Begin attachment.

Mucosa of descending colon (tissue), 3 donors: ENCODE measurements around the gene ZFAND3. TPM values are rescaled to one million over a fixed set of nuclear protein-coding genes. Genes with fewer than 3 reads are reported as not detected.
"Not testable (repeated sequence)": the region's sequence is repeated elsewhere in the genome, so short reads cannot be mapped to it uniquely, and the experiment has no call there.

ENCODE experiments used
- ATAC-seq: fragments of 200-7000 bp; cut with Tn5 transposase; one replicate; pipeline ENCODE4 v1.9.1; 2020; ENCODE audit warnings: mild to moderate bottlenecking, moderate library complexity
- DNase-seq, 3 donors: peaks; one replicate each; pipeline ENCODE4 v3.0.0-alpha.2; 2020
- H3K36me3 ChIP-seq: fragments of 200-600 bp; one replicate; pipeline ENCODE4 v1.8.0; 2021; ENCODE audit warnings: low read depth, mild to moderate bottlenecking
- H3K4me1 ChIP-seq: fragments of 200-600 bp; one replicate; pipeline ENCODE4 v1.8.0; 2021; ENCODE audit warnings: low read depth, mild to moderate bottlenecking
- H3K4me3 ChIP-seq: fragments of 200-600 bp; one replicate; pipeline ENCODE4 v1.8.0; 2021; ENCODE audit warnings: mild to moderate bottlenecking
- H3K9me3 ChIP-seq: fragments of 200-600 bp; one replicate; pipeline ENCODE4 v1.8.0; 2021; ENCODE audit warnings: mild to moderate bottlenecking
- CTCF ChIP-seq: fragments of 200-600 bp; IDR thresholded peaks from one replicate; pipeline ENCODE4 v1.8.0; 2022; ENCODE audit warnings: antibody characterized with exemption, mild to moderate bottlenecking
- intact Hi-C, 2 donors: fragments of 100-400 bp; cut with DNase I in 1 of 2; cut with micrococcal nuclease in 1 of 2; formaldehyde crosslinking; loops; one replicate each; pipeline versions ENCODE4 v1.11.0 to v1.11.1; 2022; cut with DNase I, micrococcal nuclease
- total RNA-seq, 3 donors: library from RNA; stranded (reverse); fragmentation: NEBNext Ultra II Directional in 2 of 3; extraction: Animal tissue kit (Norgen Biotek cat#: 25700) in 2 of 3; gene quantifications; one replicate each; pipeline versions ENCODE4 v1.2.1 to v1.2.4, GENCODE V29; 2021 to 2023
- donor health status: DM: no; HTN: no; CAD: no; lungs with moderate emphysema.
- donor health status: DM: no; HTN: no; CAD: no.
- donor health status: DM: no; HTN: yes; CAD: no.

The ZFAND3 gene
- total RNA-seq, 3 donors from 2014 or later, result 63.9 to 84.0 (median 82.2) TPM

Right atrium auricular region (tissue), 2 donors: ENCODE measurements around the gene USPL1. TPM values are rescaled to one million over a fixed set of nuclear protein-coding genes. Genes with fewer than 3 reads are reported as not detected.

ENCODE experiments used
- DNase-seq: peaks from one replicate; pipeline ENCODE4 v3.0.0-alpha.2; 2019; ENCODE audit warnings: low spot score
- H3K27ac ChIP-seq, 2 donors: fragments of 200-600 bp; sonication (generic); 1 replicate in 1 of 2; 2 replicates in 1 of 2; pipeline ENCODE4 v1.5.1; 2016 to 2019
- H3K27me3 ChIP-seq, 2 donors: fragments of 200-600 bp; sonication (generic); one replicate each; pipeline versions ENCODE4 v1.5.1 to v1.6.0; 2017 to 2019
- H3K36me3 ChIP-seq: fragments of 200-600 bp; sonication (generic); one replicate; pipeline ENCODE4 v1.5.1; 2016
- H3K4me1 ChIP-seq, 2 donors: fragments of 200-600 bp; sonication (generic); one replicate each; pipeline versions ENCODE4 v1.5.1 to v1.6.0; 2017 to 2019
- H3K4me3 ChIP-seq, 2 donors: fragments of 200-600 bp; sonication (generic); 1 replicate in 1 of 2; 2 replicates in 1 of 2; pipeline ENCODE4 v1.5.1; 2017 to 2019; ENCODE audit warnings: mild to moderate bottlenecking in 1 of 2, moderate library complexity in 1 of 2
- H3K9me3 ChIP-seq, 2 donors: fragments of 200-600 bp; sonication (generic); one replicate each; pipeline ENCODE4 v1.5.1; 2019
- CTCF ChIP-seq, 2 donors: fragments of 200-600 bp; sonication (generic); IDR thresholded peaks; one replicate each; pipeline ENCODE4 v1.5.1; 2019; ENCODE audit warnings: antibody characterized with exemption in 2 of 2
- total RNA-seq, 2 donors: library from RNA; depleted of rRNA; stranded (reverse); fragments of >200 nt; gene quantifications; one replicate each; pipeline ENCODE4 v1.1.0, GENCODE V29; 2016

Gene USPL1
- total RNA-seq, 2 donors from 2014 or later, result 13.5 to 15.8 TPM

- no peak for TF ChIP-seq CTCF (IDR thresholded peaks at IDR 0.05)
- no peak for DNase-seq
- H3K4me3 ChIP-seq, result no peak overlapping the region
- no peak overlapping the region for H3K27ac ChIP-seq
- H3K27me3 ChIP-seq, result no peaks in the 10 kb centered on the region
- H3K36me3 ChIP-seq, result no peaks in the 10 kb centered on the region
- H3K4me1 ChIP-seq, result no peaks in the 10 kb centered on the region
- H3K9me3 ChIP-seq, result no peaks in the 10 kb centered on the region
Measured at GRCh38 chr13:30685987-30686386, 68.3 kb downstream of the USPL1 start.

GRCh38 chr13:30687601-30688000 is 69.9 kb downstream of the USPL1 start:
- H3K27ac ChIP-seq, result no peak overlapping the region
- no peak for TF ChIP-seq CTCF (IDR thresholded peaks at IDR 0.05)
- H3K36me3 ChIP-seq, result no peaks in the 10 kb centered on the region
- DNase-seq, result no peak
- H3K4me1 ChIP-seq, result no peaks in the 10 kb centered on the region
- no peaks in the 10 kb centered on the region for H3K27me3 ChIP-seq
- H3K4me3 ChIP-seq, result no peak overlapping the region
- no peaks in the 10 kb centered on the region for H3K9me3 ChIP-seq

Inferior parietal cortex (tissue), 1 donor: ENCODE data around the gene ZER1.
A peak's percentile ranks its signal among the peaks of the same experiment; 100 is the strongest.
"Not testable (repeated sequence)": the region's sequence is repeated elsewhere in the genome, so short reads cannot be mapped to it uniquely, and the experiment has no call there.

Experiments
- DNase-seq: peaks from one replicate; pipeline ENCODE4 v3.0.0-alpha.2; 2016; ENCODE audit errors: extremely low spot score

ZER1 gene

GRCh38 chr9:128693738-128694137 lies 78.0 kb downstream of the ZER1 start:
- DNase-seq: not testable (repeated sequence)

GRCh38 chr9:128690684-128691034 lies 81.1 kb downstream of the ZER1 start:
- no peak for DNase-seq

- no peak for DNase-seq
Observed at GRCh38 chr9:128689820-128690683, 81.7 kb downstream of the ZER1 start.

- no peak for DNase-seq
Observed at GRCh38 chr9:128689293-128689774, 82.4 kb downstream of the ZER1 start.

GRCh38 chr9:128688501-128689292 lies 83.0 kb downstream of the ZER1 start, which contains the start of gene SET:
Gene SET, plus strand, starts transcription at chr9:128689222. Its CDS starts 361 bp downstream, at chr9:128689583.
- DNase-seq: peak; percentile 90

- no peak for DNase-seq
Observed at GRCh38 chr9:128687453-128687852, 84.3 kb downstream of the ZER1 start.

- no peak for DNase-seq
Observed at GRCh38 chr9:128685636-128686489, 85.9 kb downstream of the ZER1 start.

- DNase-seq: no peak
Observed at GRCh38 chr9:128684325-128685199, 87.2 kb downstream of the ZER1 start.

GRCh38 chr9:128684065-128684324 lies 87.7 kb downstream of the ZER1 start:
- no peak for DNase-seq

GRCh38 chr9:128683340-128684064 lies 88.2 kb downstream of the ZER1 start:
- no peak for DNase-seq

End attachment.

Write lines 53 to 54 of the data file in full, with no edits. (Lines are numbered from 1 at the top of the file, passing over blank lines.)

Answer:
- DNase-seq: peaks from one replicate; pipeline ENCODE4 v3.0.0-alpha.2; 2016; ENCODE audit errors: extremely low spot score

ZER1 gene